Asian Stocks Drop on Fed Rate Bets; Topix Gains as Yen Weakensby
Fed Vice Chairman Fischer says still chance of 2016 rate hike
South Korean, Taiwanese share gauges lead regional declines
Asian stocks fell for a third day as crude futures dropped and investors weighed the prospects for higher interest rates in the U.S. Shares in Japan climbed on speculation there will be more stimulus.
The MSCI Asia Pacific Index declined 0.3 percent to 138.7 as of 4 p.m. in Hong Kong. Japan’s Topix rose 0.6 percent as the yen weakened after Bank of Japan Governor Haruhiko Kuroda said there is “sufficient chance” for more easing in September. Federal Reserve Vice Chairman Stanley Fischer signaled that a 2016 rate hike is still under consideration, echoing hawkish comments from New York Fed President William Dudley before a speech by Chair Janet Yellen later this week at Jackson Hole, Wyoming.
“The Fed is a bit all over the shop so it’s going to be Janet Yellen’s job this Friday to try to centralize all of these messages into a coherent message that markets can react to,” Matthew Sherwood, head of investment strategy at Perpetual Ltd. in Sydney, which manages about $21 billion, said on Bloomberg Radio. “There’s very little reason the Fed needs to raise rates. I don’t think inflation is getting out of control.”
Asian stocks have rallied 22 percent from a February low as lackluster data from the world’s biggest economies fueled speculation central banks will continue to support them with stimulus and loose monetary policy. Investors are looking for cues from the Fed on the timing of potential interest-rate increases. While the odds the Fed will raise borrowing costs in December climbed to 51 percent, traders are betting there’s only a 22 percent chance of tightening next month, data compiled by Bloomberg show.
The Topix gauge climbed for a second day as the yen fell 0.5 percent to 100.74 a dollar. The BOJ won’t hesitate to act based on discussions on the results of a comprehensive review at its September 20-21 board meeting, BOJ Governor Kuroda said in an interview published Saturday in the Sankei newspaper.
Chinese stocks dropped amid concern the rising odds of a U.S. rate increase will weaken the yuan and on investor anxiety that state-backed funds sold equities. The Shanghai Composite Index decreased 0.8 percent to the lowest close since Aug. 12, the Hang Seng China Enterprises Index of mainland companies listed in Hong fell 0.2 percent, while the Hang Seng Index was little changed.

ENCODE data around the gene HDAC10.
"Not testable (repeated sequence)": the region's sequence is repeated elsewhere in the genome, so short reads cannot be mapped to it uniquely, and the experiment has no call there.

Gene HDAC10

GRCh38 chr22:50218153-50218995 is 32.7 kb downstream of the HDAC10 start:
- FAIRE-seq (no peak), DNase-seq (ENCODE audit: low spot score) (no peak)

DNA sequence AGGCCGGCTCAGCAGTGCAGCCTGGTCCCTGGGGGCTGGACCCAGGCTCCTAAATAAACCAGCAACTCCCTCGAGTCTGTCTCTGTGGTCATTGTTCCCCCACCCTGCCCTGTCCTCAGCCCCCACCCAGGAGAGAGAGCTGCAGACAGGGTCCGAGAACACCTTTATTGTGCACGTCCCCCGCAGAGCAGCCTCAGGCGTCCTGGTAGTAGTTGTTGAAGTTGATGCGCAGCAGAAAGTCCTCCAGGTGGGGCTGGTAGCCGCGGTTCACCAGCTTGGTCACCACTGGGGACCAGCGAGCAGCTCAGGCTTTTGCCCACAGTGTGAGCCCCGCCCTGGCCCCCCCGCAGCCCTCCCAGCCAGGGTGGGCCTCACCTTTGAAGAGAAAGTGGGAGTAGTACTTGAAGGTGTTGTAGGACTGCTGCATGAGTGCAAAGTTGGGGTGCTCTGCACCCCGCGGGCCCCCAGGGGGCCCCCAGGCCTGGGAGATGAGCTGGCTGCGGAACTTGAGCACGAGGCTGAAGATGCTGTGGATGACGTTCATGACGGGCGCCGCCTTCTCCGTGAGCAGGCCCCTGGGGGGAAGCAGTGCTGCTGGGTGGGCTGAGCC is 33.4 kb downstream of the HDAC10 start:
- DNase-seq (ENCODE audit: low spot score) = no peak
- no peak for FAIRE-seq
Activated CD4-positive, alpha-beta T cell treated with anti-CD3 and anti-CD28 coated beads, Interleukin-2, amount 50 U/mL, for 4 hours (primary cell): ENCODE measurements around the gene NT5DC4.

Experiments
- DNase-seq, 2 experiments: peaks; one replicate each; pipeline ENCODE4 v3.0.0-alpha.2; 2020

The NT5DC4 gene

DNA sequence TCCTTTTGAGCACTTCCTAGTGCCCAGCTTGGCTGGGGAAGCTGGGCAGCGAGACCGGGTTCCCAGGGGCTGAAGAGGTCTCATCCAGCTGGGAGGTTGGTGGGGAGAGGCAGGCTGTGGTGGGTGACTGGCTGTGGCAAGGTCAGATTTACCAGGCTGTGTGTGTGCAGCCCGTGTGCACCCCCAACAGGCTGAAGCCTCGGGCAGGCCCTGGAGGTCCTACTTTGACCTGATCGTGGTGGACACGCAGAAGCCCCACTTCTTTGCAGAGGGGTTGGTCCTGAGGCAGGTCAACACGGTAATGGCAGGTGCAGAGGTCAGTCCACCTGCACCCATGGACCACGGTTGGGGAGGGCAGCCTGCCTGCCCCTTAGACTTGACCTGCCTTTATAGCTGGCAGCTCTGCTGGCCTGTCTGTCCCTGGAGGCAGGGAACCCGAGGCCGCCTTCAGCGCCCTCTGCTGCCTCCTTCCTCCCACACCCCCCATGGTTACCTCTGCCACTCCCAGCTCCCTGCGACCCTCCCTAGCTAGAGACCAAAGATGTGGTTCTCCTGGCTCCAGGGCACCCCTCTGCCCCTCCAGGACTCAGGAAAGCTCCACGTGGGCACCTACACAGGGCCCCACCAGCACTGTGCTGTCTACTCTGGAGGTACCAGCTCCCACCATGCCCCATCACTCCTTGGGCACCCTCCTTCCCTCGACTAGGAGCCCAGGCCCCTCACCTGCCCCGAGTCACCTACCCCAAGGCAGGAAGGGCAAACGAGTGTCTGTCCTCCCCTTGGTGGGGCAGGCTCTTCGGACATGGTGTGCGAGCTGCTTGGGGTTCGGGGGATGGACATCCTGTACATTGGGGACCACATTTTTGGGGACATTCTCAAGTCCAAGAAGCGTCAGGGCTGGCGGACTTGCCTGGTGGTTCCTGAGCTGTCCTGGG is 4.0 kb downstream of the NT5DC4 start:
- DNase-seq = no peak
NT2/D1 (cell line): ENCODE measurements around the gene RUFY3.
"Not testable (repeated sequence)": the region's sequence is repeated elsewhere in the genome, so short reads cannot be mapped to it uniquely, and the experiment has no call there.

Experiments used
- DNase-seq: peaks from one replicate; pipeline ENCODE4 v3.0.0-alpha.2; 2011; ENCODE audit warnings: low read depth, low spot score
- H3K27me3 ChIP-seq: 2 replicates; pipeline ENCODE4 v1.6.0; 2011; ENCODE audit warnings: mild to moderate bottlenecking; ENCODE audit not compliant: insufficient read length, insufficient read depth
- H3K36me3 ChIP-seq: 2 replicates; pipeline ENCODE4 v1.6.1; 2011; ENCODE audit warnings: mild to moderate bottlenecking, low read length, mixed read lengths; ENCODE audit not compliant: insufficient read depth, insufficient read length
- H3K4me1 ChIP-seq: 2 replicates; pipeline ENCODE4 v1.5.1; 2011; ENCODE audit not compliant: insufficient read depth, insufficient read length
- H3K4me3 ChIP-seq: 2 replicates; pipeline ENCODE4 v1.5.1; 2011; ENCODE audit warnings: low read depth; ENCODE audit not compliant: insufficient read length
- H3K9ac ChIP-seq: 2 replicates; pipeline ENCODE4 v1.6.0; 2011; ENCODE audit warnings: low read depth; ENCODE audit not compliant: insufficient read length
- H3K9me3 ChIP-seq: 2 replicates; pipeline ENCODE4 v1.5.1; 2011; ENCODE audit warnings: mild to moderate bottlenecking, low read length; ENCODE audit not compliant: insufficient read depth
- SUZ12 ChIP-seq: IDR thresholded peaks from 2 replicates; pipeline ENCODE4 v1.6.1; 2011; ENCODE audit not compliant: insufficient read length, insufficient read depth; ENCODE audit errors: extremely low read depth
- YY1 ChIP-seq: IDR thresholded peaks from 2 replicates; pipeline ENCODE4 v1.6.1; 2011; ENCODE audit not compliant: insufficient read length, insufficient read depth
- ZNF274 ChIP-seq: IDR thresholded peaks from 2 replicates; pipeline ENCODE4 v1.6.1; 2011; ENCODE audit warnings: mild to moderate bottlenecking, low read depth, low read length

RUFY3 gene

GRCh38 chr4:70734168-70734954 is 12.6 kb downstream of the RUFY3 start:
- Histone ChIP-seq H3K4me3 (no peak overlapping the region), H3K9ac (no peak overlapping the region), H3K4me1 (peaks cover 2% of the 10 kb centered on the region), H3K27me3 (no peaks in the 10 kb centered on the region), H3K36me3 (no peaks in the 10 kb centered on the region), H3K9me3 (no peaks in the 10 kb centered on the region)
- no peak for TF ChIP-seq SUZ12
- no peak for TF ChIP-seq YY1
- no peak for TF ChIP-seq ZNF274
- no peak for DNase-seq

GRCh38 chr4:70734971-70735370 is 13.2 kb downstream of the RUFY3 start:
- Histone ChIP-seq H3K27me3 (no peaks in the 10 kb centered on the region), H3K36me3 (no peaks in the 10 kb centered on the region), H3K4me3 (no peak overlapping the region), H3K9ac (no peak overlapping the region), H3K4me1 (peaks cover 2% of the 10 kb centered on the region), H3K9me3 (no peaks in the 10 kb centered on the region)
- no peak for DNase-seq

Taiwan’s Taiex index declined 0.6 percent, South Korea’s Kospi index lost 0.7 percent and Singapore’s Straits Times Index dropped 0.3 percent. Australia’s S&P/ASX 200 Index fell 0.2 percent, while New Zealand’s S&P/NZX 50 Index climbed 0.8 percent to a record high. India’s S&P BSE Sensex index was down 0.3 percent.
Santos Ltd. tumbled 6.8 percent in Sydney after Australia’s third-biggest oil and gas producer reported a first-half net loss of $1.1 billion as it took a $1.05 billion charge on its Gladstone liquefied natural gas export project in Queensland. Zhuzhou CRRC Times Electric Co. plunged 8.5 percent in Hong Kong after Credit Suisse Group AG downgraded the stock to underperform. Shenzhou International Group Holdings Ltd. jumped 9.8 percent to a record after the textile maker reported a 29 percent increase in first-half profit.
Futures on the S&P 500 Index were steady. The U.S. equity benchmark index lost 0.1 percent on Friday as a two-month rally ran out of steam amid signs investors are again growing skeptical of the long-awaited rebound in corporate profits.
West Texas Intermediate crude dropped 1.5 percent after surging 9.1 percent last week. Oil declined after Iraq, OPEC’s second-biggest producer, said it will boost oil exports in the next few days amid a supply glut.